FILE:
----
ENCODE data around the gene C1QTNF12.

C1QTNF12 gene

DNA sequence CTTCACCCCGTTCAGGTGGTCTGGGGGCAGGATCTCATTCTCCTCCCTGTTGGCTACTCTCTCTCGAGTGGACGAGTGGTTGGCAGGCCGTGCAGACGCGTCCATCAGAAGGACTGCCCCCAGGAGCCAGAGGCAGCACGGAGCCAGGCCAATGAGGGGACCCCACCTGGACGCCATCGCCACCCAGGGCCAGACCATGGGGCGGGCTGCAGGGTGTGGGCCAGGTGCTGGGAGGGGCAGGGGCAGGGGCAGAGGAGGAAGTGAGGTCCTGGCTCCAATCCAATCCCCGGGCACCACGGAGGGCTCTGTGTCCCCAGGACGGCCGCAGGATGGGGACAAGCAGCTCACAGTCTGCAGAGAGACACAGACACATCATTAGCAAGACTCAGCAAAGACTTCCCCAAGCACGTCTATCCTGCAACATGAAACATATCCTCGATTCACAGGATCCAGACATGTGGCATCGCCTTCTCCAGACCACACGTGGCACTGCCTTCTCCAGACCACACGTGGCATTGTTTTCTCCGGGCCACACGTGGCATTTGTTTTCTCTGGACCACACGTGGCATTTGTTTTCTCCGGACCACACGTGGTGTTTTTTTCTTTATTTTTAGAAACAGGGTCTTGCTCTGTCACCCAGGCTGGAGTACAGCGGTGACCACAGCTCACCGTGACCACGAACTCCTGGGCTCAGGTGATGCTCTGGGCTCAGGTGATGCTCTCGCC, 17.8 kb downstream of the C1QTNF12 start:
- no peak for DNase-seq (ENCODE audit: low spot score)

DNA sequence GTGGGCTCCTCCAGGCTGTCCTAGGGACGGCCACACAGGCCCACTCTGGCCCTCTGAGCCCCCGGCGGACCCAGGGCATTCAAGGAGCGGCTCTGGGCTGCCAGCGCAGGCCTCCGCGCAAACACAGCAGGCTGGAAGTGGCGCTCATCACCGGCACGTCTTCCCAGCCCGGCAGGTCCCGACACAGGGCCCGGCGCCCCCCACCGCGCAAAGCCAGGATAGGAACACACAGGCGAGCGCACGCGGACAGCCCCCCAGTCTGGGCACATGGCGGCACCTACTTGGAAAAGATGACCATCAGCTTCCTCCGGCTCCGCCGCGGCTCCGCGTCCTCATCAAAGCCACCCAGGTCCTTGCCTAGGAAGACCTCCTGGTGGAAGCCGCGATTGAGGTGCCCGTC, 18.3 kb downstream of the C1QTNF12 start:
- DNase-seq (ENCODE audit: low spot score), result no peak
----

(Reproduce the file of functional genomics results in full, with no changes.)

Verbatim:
ENCODE data around the gene C1QTNF12.

C1QTNF12 gene

DNA sequence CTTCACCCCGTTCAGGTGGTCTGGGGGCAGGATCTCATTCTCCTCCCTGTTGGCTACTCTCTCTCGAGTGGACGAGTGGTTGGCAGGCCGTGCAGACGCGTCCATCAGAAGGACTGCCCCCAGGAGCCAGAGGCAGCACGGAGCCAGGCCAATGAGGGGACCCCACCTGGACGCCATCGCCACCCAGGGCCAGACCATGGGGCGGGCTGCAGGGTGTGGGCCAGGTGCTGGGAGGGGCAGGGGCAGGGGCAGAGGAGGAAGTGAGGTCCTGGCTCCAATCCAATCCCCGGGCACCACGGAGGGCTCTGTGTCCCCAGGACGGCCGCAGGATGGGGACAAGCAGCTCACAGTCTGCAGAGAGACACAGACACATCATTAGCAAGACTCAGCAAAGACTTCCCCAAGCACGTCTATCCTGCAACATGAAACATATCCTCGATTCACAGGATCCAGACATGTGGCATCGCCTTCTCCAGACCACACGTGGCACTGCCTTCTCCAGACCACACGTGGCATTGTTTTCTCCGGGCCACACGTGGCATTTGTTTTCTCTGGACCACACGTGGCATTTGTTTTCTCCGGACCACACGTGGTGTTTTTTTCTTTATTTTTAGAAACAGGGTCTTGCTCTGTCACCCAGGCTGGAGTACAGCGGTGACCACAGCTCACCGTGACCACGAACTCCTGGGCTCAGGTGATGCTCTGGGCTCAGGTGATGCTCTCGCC, 17.8 kb downstream of the C1QTNF12 start:
- no peak for DNase-seq (ENCODE audit: low spot score)

DNA sequence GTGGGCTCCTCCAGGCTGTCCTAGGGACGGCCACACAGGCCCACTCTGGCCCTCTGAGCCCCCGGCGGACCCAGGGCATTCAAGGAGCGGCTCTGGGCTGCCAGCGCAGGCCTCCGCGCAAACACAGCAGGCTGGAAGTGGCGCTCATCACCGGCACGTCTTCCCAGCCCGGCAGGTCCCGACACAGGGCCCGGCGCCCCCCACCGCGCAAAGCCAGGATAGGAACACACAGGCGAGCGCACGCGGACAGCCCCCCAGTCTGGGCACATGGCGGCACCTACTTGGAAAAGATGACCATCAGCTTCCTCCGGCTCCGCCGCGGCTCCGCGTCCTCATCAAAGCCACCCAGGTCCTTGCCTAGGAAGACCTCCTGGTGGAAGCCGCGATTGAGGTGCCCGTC, 18.3 kb downstream of the C1QTNF12 start:
- DNase-seq (ENCODE audit: low spot score), result no peak